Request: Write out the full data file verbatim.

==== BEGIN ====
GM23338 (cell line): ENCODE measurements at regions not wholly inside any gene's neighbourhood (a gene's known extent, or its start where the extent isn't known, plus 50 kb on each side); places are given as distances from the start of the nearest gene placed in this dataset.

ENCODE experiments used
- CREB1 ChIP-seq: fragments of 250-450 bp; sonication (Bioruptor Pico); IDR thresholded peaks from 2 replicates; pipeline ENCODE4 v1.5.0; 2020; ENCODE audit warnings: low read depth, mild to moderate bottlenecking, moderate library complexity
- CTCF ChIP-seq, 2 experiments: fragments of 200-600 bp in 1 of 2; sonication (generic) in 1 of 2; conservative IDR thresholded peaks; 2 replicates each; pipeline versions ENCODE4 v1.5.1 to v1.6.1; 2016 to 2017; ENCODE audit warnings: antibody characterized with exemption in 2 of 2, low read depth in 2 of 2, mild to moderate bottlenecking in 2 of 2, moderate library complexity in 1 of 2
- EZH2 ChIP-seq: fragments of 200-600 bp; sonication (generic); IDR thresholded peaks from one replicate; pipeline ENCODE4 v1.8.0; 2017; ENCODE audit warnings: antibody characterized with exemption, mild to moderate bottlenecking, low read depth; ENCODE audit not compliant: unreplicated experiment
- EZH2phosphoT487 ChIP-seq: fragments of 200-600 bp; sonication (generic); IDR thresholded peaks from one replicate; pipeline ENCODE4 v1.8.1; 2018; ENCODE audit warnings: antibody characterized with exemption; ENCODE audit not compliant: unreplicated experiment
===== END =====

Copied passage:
GM23338 (cell line): ENCODE measurements at regions not wholly inside any gene's neighbourhood (a gene's known extent, or its start where the extent isn't known, plus 50 kb on each side); places are given as distances from the start of the nearest gene placed in this dataset.

ENCODE experiments used
- CREB1 ChIP-seq: fragments of 250-450 bp; sonication (Bioruptor Pico); IDR thresholded peaks from 2 replicates; pipeline ENCODE4 v1.5.0; 2020; ENCODE audit warnings: low read depth, mild to moderate bottlenecking, moderate library complexity
- CTCF ChIP-seq, 2 experiments: fragments of 200-600 bp in 1 of 2; sonication (generic) in 1 of 2; conservative IDR thresholded peaks; 2 replicates each; pipeline versions ENCODE4 v1.5.1 to v1.6.1; 2016 to 2017; ENCODE audit warnings: antibody characterized with exemption in 2 of 2, low read depth in 2 of 2, mild to moderate bottlenecking in 2 of 2, moderate library complexity in 1 of 2
- EZH2 ChIP-seq: fragments of 200-600 bp; sonication (generic); IDR thresholded peaks from one replicate; pipeline ENCODE4 v1.8.0; 2017; ENCODE audit warnings: antibody characterized with exemption, mild to moderate bottlenecking, low read depth; ENCODE audit not compliant: unreplicated experiment
- EZH2phosphoT487 ChIP-seq: fragments of 200-600 bp; sonication (generic); IDR thresholded peaks from one replicate; pipeline ENCODE4 v1.8.1; 2018; ENCODE audit warnings: antibody characterized with exemption; ENCODE audit not compliant: unreplicated experiment